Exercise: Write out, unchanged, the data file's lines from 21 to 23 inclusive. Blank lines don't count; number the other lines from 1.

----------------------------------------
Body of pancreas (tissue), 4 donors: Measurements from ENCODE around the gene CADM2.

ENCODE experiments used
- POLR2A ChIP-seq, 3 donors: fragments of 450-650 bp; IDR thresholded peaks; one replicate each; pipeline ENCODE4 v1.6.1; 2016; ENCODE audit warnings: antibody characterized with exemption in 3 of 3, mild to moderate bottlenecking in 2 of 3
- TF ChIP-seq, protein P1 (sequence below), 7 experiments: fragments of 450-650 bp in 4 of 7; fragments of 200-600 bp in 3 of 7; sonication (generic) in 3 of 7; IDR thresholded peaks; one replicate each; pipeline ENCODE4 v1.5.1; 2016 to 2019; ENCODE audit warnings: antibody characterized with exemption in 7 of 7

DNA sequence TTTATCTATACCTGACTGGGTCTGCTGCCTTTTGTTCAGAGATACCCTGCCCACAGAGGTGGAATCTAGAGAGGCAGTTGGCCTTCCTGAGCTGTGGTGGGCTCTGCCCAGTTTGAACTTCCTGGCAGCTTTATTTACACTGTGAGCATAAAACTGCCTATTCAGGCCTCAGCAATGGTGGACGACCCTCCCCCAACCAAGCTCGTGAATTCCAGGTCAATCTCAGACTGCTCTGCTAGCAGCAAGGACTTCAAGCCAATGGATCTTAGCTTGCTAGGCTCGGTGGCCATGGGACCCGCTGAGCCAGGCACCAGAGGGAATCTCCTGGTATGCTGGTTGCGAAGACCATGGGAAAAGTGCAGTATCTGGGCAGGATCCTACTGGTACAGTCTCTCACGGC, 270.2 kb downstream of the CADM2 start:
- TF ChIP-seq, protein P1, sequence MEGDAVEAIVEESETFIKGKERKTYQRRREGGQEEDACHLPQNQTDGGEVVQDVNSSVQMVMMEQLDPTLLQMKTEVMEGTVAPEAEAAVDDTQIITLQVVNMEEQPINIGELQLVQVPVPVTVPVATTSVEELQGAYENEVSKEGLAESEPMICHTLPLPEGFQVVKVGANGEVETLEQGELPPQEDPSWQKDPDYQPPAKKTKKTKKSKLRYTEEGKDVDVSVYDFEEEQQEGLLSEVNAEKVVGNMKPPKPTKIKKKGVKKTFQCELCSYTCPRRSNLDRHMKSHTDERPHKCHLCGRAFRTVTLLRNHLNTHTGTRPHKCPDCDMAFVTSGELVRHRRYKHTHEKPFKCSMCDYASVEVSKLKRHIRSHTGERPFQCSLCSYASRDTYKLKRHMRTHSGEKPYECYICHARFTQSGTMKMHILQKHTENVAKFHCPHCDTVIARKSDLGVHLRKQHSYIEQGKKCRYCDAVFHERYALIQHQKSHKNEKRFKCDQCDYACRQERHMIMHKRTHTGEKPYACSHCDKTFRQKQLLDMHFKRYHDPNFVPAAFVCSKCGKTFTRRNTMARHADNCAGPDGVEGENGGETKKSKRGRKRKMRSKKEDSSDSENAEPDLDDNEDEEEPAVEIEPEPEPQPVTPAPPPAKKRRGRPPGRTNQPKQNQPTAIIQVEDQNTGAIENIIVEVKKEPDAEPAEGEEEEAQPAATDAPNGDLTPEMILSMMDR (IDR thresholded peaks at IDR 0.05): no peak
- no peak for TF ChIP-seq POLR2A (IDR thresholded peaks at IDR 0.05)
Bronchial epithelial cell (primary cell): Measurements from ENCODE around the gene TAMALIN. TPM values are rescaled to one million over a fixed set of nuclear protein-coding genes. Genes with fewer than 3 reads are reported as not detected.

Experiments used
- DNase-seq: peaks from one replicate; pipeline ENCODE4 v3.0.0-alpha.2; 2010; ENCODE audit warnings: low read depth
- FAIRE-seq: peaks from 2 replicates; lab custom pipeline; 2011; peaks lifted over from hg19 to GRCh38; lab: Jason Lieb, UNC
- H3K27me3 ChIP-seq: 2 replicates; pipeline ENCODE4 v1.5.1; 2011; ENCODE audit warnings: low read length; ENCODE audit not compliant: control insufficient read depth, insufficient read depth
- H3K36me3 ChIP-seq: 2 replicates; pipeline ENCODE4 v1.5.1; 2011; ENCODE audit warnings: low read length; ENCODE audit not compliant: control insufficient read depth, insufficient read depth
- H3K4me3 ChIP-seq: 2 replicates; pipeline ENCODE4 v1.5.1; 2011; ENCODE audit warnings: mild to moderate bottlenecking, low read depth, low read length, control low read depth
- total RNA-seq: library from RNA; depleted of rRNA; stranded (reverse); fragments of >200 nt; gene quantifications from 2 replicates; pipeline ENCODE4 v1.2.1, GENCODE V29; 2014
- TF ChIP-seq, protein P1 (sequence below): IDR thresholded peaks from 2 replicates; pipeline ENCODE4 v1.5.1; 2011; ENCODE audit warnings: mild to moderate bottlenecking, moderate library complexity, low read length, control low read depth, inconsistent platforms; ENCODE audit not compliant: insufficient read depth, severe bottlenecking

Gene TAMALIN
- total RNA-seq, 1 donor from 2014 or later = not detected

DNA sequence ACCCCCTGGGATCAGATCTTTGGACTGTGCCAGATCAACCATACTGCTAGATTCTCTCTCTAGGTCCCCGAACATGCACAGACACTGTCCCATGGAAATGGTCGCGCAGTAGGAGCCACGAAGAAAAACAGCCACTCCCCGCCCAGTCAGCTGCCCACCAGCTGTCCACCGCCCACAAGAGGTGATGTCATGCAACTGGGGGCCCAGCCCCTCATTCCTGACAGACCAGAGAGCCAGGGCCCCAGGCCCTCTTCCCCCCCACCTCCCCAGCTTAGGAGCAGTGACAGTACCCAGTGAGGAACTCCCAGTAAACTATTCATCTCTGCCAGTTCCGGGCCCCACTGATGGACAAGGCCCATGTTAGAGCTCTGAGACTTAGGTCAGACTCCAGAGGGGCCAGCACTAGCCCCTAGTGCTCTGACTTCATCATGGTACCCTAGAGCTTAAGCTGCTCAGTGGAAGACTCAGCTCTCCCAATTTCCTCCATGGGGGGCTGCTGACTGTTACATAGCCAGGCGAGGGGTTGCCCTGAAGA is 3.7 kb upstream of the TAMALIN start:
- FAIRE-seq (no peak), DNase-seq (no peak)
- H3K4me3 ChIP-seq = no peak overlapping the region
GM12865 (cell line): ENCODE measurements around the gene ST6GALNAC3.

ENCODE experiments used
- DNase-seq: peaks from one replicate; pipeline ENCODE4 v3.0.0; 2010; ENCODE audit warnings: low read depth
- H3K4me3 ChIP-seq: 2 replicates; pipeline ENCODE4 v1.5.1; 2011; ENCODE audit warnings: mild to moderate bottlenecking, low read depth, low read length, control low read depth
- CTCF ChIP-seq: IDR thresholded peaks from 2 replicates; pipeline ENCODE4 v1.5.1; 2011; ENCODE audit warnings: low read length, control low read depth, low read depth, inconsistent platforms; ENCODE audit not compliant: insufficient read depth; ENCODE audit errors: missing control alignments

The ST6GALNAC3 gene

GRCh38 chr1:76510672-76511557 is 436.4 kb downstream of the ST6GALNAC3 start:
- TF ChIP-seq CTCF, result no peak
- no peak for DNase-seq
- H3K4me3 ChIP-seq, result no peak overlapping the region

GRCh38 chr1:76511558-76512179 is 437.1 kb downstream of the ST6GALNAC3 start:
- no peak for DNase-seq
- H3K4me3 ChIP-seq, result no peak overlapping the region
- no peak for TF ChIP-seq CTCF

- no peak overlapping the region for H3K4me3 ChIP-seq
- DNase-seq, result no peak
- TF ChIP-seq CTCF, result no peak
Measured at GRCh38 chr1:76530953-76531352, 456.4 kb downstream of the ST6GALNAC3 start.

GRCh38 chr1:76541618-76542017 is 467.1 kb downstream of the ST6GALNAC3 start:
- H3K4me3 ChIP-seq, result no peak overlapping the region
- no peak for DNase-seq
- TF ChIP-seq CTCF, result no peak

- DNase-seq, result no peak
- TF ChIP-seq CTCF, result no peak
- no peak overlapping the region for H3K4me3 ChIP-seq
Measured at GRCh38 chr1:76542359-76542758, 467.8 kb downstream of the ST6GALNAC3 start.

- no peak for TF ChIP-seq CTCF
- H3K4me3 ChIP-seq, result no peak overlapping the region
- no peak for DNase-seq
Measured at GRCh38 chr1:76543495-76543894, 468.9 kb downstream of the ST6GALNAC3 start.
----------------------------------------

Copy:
- H3K4me3 ChIP-seq = no peak overlapping the region
GM12865 (cell line): ENCODE measurements around the gene ST6GALNAC3.

ENCODE experiments used